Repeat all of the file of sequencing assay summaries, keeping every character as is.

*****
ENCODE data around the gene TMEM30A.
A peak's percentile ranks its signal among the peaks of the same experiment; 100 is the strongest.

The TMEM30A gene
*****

ENCODE data around the gene TMEM30A.
A peak's percentile ranks its signal among the peaks of the same experiment; 100 is the strongest.

The TMEM30A gene